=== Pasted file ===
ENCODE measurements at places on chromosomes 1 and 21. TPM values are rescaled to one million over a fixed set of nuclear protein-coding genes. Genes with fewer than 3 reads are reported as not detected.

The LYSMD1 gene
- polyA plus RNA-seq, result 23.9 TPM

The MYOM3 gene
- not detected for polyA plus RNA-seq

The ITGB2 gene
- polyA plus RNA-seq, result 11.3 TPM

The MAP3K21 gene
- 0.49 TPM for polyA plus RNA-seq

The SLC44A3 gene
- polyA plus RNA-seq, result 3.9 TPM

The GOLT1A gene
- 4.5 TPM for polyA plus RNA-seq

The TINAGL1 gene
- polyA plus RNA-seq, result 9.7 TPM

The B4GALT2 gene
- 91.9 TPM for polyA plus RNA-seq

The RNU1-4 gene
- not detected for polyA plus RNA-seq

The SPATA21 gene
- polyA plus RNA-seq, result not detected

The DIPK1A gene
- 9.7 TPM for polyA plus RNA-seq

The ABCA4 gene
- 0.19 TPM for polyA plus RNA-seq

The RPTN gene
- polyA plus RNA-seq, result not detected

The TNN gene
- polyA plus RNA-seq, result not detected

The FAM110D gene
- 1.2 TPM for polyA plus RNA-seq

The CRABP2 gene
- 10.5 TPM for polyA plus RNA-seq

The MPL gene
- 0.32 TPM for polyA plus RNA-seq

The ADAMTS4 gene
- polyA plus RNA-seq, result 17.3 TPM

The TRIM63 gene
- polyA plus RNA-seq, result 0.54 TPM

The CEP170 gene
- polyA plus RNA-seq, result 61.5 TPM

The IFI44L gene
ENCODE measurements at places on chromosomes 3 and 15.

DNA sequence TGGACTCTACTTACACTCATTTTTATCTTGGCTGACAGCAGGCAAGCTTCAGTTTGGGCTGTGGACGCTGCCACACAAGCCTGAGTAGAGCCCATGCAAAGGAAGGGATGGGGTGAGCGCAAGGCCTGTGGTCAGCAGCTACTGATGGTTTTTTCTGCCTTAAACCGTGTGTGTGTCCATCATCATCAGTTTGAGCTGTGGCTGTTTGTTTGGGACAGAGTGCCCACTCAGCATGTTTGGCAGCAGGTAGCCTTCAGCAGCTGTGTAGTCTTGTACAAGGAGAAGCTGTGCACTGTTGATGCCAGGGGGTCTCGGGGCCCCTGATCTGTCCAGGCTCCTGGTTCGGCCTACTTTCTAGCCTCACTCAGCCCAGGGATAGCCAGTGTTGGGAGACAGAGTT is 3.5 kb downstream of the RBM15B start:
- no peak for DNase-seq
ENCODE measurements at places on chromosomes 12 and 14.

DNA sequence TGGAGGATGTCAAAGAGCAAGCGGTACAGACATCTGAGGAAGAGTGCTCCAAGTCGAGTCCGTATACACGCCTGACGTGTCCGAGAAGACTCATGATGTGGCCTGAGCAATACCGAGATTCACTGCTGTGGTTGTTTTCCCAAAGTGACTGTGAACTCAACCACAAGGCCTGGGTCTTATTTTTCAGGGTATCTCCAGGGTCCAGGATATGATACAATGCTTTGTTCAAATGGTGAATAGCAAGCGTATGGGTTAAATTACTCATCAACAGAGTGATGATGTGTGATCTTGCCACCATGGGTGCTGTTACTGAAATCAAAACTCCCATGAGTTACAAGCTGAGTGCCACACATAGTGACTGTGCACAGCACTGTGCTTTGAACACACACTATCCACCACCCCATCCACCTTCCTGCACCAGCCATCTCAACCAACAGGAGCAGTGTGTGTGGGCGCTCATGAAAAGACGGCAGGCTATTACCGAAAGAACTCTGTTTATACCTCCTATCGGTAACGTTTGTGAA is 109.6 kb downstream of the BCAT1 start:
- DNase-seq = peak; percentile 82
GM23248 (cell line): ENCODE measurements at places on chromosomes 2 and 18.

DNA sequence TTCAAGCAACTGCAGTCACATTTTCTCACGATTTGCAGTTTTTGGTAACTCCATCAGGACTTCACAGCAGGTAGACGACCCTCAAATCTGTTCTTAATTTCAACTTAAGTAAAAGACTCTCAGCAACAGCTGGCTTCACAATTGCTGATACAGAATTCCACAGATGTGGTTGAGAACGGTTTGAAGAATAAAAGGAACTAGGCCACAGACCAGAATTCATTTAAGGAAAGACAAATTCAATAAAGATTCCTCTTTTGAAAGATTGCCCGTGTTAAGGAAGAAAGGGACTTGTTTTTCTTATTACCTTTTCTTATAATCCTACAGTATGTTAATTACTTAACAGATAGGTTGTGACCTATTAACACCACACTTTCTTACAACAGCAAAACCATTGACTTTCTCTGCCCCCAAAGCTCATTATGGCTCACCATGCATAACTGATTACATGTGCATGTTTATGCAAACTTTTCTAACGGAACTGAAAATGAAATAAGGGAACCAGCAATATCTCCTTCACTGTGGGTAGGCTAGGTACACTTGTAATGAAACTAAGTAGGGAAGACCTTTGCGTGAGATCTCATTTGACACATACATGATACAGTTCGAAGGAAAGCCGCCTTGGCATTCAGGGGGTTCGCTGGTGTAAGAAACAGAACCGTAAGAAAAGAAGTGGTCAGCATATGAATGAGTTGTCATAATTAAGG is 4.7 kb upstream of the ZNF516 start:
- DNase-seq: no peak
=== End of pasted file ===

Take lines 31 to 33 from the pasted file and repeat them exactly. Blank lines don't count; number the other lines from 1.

- 1.2 TPM for polyA plus RNA-seq

The CRABP2 gene
- 10.5 TPM for polyA plus RNA-seq